CJEU: Opinion AG Bot in Case C-353/16 MP, 24 October 2017

Date: 
Tuesday, October 24, 2017

On 24 October 2017, Advocate General Bot published his Opinion in case C-353/16 MP, which concerned the scope of subsidiary protection in cases where an applicant would suffer from serious harm to his or her physical or psychological health if returned to the country of origin due to a lack of appropriate psychological care. The main proceedings concern a Sri Lankan national who applied for asylum in the UK and who claimed, inter alia, that if returned to that country he would not receive the appropriate care for treating his psychological condition caused by being previously tortured by Sri Lankan security forces.

First, AG Bot stated that the Qualification Directive allows the granting of subsidiary protection only if there is a risk of serious harm, resulting from torture or inhuman or degrading treatment of an applicant, in the future, if returned to the country of origin. In that regard, the public authorities in the country of origin should be directly or indirectly, but always intentionally, responsible for inflicting the serious harm. In this case, the risk of deterioration in the health of the applicant as a result of there being no appropriate treatment in his country of origin is not sufficient to warrant him subsidiary protection.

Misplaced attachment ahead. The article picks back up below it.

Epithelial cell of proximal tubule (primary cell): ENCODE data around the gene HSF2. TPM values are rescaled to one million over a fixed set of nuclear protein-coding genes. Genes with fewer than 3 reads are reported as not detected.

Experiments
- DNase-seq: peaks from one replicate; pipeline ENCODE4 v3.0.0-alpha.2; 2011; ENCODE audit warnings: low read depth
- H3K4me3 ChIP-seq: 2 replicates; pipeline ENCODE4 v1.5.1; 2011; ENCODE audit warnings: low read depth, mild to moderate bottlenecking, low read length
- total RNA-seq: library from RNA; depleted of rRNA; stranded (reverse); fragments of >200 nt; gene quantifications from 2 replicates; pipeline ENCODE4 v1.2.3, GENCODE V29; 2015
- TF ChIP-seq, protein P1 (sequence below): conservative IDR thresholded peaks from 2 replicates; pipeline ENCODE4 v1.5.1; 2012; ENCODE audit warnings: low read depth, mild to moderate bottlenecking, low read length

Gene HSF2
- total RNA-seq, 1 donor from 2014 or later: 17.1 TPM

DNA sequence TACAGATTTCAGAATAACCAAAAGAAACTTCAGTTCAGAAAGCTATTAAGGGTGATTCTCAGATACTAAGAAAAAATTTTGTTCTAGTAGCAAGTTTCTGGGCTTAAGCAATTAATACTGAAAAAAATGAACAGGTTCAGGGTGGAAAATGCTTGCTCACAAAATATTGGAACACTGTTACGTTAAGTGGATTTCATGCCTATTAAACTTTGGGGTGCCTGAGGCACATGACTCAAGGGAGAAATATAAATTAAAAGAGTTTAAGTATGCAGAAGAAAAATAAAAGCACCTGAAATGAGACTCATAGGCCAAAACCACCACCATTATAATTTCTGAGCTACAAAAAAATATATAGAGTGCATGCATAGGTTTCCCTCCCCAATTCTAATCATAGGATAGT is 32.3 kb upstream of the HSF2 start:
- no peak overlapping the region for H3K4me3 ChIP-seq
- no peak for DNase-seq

Secondly, AG Bot recalled the CJEU’s understanding in case C-542/13 M’Bodj that the likelihood of deterioration in the state of health of a third country national not arising from that person being deliberately deprived of health care is not covered by Article 15 of the Qualification Directive. It does not matter, he argued, that the psychological conditions are the after-effects of torture suffered in the past in the country of origin, and not a naturally occurring illness such as in M’Bodj.


Thirdly, Advocate General Bot relied upon S.J. v. Belgium to affirm that, according to the ECtHR’s jurisprudence, a lack of treatment in the country of origin only justifies the granting of subsidiary protection in very exceptional cases and where the humanitarian grounds against the removal are compelling, which he does not interpret as being the case of MP.



This item was reproduced with the permission of ECRE from the weekly ELENA legal update supported by the Fundamental Rights and Citizenship Funding Programme and distributed by email. The purpose of these updates is to inform asylum lawyers and legal organizations supporting asylum seekers and refugees of recent developments in the field of asylum law. Please note that the information provided is taken from publicly available information on the internet. Every reasonable effort is made to make the content accurate and up to date at the time each item is published but no responsibility for its accuracy and correctness, or for any consequences of relying on it, is assumed by ECRE, the IRC or its partners.

                                                     

 

Keywords: 
Medical Reports/Medico-legal Reports
Subsidiary Protection
Torture